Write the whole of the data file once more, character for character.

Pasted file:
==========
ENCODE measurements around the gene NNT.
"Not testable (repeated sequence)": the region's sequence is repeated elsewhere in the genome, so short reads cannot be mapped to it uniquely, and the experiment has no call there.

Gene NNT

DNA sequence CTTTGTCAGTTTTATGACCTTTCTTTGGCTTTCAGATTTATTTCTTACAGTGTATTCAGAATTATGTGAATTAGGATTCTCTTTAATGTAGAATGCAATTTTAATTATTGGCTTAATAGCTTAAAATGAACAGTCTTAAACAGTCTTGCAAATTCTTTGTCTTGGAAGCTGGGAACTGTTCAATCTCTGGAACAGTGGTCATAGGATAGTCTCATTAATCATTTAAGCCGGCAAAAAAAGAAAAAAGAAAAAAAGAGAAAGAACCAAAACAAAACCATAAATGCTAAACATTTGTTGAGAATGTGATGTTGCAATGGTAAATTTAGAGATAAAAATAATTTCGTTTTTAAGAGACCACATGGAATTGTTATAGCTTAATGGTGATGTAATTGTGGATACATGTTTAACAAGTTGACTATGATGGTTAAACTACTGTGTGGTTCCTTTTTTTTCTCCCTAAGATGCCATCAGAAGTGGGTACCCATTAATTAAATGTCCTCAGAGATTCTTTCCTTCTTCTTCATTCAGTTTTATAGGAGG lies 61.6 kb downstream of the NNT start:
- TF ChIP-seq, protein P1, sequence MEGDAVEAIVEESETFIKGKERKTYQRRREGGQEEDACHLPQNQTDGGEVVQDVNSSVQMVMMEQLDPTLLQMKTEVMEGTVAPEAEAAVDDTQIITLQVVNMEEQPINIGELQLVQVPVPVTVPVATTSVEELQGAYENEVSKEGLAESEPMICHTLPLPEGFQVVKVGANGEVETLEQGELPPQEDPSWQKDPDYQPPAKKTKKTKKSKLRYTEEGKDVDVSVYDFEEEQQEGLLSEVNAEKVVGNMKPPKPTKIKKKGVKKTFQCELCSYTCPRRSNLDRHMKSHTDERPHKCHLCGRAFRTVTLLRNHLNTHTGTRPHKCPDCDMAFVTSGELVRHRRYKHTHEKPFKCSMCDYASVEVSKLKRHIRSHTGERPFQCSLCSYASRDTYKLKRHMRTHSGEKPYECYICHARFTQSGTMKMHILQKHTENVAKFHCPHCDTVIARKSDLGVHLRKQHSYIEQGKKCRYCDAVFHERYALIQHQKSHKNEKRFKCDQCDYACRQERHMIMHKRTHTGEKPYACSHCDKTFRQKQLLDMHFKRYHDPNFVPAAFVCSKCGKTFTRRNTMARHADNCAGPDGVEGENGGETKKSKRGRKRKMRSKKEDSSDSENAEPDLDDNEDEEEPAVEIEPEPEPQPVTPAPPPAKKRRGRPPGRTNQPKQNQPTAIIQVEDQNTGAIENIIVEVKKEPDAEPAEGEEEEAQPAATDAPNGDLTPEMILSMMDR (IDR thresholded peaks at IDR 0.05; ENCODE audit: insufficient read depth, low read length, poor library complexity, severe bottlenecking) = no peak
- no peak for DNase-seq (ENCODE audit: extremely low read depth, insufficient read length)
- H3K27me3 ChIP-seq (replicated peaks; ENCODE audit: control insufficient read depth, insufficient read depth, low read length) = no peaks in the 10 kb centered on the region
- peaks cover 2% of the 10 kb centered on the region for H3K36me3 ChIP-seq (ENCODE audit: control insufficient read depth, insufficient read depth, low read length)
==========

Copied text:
ENCODE measurements around the gene NNT.
"Not testable (repeated sequence)": the region's sequence is repeated elsewhere in the genome, so short reads cannot be mapped to it uniquely, and the experiment has no call there.

Gene NNT

DNA sequence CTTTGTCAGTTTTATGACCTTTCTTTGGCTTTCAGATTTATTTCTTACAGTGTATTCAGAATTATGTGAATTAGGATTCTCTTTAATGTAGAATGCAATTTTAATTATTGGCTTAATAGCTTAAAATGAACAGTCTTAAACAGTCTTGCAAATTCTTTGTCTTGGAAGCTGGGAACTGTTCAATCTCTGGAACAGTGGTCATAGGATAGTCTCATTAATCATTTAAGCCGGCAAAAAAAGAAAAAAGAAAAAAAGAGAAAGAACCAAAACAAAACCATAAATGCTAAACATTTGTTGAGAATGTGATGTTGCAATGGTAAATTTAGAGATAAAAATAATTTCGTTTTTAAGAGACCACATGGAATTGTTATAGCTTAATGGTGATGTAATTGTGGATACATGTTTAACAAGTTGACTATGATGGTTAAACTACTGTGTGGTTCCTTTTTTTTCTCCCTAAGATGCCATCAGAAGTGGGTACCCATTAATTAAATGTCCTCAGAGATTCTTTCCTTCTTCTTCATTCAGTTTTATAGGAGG lies 61.6 kb downstream of the NNT start:
- TF ChIP-seq, protein P1, sequence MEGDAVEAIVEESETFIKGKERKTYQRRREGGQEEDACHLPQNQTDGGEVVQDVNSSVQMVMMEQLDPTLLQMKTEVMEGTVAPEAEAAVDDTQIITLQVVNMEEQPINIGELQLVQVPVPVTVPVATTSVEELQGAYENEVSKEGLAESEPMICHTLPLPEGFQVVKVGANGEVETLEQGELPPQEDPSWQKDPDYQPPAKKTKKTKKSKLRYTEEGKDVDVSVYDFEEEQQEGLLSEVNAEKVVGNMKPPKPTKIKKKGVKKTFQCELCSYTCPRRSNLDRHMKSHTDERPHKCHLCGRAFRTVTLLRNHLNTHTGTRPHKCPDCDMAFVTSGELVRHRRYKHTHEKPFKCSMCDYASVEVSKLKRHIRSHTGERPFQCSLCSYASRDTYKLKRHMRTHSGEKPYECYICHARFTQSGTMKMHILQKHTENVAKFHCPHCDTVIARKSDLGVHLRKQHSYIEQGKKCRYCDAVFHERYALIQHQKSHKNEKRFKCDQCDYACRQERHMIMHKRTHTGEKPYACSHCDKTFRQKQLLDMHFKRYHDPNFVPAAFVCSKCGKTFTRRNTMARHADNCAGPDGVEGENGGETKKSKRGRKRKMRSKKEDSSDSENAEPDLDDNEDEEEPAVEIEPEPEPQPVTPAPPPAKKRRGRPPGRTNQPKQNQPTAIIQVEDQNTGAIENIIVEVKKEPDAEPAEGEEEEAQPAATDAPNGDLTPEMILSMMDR (IDR thresholded peaks at IDR 0.05; ENCODE audit: insufficient read depth, low read length, poor library complexity, severe bottlenecking) = no peak
- no peak for DNase-seq (ENCODE audit: extremely low read depth, insufficient read length)
- H3K27me3 ChIP-seq (replicated peaks; ENCODE audit: control insufficient read depth, insufficient read depth, low read length) = no peaks in the 10 kb centered on the region
- peaks cover 2% of the 10 kb centered on the region for H3K36me3 ChIP-seq (ENCODE audit: control insufficient read depth, insufficient read depth, low read length)